A while ago, I read this academic paper by Casey Schutt. Although the entire paper was about evangelism ethics in the workplace and how self-identified evangelical/born-again Christians go about doing that in contrast to the religiously pluralistic workplace environment, I got a little interested in how Casey Schutt could just visit a Baptist church and teach 3 different classes. What are the requirements for a teacher in the Baptist church? How trained are they? Do you have to be baptized under the right formula to teach?

  • What kind of teachers are you asking about? Sermons? Sunday school? Bible studies? Adult training classes?
    – curiousdannii
    Commented Feb 12, 2015 at 21:48
  • 1
    @Bye That's the kind of stuff (with links) that should be in your answer. You are one of our Baptist experts, so it should show in your answers.
    – user3961
    Commented Feb 12, 2015 at 22:08

2 Answers 2


One of the key distinctives of Baptist churches is that they are congregationally governed and generally non-creedal. That means there's no overriding "Baptist" policy on who can and cannot teach in the church. You can be fairly certain that most Baptist churches will require a person to have been baptized as an adult in order to teach, but there are exceptions even to that. It's up to the individual church, and usually would be specified in the church's bylaws (or, if not, up to the discretion of the pastoral staff).

This isn't to say that Baptist churches are universally lax about who can teach, only that their standards aren't unified. Besides baptism, the typical requirements would be based on 1 Timothy 3 and similar passages, which hold leaders to high moral standards and require a certain level of respect and standing within the community.

Some of the more conservative Baptist churches would also exclude women from all teaching roles except that of teaching children. This is becoming less and less common, as even those churches that exclude women from the ordained pastorate often will permit them to teach in some capacity. Of course, many Baptist churches also fully affirm women in pastoral ministry. Again, it's up to the congregation.


You seem to be laboring under some misconceptions about the Baptist church. We Baptist do not believe that ours is the only faith which will wind up in heaven, nor do we believe that we are the only ones which worship the true God.

Not just anyone can teach, nor can just anyone preach in a Baptist Church, even though we do occasionally invite some Christian authorities to give instruction to some of our members, and they may not be Baptists but are well known Christians.

As an example we might have a professor of Theology, teach a class on salvation, to a group of youth. However, he would have to present some kind of credentials, and his lessons would most definitely have to be approved either locally or at some higher level.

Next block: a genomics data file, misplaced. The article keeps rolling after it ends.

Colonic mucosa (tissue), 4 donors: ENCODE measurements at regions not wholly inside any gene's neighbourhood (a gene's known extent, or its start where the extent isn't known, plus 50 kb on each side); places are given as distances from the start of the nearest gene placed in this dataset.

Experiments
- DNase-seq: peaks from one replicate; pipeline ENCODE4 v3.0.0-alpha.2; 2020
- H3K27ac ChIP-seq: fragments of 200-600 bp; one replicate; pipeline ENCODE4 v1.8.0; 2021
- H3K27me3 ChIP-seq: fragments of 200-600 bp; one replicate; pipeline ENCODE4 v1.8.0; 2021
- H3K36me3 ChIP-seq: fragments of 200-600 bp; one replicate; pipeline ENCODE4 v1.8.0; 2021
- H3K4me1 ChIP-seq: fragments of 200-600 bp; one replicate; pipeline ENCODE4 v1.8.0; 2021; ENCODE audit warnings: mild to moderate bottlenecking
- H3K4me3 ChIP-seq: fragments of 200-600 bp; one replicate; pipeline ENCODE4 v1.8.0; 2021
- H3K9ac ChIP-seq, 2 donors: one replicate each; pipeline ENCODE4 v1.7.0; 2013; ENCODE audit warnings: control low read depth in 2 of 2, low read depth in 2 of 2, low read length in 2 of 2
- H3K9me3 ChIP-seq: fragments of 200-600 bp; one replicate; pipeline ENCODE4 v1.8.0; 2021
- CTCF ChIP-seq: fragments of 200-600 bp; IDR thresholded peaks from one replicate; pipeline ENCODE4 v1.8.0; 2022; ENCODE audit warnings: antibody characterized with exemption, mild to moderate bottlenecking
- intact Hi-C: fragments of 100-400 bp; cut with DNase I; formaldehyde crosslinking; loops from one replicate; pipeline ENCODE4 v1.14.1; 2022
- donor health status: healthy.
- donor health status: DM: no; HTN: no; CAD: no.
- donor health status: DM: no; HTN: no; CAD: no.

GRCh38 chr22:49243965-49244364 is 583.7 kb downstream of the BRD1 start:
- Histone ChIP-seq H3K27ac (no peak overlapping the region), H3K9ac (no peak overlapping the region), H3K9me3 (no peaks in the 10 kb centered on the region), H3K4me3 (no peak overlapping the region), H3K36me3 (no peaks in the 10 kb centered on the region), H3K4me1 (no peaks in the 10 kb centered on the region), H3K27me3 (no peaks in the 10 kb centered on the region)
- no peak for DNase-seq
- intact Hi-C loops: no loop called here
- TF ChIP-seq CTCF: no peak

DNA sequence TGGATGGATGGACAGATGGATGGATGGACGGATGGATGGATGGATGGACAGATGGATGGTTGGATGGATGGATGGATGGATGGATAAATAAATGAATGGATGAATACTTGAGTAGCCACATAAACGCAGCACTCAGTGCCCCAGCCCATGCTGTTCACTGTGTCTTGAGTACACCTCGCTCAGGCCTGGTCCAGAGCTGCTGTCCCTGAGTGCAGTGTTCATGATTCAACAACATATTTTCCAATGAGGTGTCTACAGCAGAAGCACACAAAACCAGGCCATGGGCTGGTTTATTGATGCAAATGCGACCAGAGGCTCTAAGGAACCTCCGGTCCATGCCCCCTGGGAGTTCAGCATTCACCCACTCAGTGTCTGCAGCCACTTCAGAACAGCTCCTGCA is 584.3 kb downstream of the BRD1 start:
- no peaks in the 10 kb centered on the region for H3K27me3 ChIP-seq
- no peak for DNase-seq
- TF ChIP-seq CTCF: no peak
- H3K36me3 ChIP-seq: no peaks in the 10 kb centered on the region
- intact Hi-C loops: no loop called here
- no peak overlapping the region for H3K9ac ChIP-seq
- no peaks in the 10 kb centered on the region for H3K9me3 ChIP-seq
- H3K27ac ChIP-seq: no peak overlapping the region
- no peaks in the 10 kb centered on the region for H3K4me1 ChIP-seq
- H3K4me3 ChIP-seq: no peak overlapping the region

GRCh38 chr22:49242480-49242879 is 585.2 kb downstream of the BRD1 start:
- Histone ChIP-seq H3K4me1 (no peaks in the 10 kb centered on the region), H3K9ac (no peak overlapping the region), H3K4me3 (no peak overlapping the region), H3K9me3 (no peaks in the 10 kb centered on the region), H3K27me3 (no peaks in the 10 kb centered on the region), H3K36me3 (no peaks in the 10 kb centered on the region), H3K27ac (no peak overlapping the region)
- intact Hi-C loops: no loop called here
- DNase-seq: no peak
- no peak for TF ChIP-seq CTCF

We do also from time to time have a guest who has a peculiar witness to tell our congregations of their experience, a process which we know as witnessing.

As far as the article you quoted please give us a page number citing the incident so that we can check it out for ourselves. Also as I read the paper it is about Evangelism, and few Evangelists are limited to a particular Church. Evangelism is all about giving the path of salvation to the unsaved, and is generally accepted as nondenominational.

Baptists are happy to welcome anyone to their services in hope that the Holy Spirit will touch the heart of someone who needs it. after all Jesus said:

Mark 2:17 When Jesus heard it, He said to them, "Those who are well have no need of a physician, but those who are sick. I did not come to call the righteous, but sinners, to repentance."

In most of the Baptist churches I have attended the purpose of the sermon is to explain the word of God to the members and allow the Holy Spirit to do the calling. Very few services do not end with an Alter call, where those seeking salvation are given that opportunity. Even many Sunday school sessions end that way, and if the message that someone not a member of the Church is evangelistic we would certainly welcome any accredited Christian teaching the way to enter the Kingdom of God.

Baptist services are a celebration of God's grace and we welcome all who desire to celebrate with us regardless of their denomination. Nor do we discourage people from choosing any other denomination. The God we serve would never deny Heaven to anyone by saying even though you trusted my son for your salvation you cannot enter because you chose the wrong denomination.

John 3:16 in the New King James translation, says:

For God so loved the world that He gave His only begotten Son, that whoever believes in Him should not perish but have everlasting life.

And nowhere in the Bible will you find any Denominational requirement.

You can learn about the curriculum and lessons published for Baptist Sunday school teachers which are designed so that they can be taught by laymen at the following web site http://www.lifeway.com/n/Bible-Study/Sunday-School-Groups?CMPID=Adwords-lifeway%20sunday%20school%20lessons_sunday-school-lessons&s_kwcid=AL!4443!3!26284083117!e!!s!!lifeway%20sunday%20school%20lessons&gclid=CPXXh-343cMCFYNDaQodFm0ArQ&ef_id=VM1RrQAABMp7ojeb:20150213030839:s

Hope this helps.

  • Though this might be true, I think you need to provide a corroborating source. It just looks like your opinion.
    – user3961
    Commented Feb 12, 2015 at 21:50
  • Sources make answers stronger.
    – Double U
    Commented Feb 12, 2015 at 22:37
  • @fredsbend/Double U added website info for research. does that give any corroboration to my answer?
    – BYE
    Commented Feb 13, 2015 at 3:18

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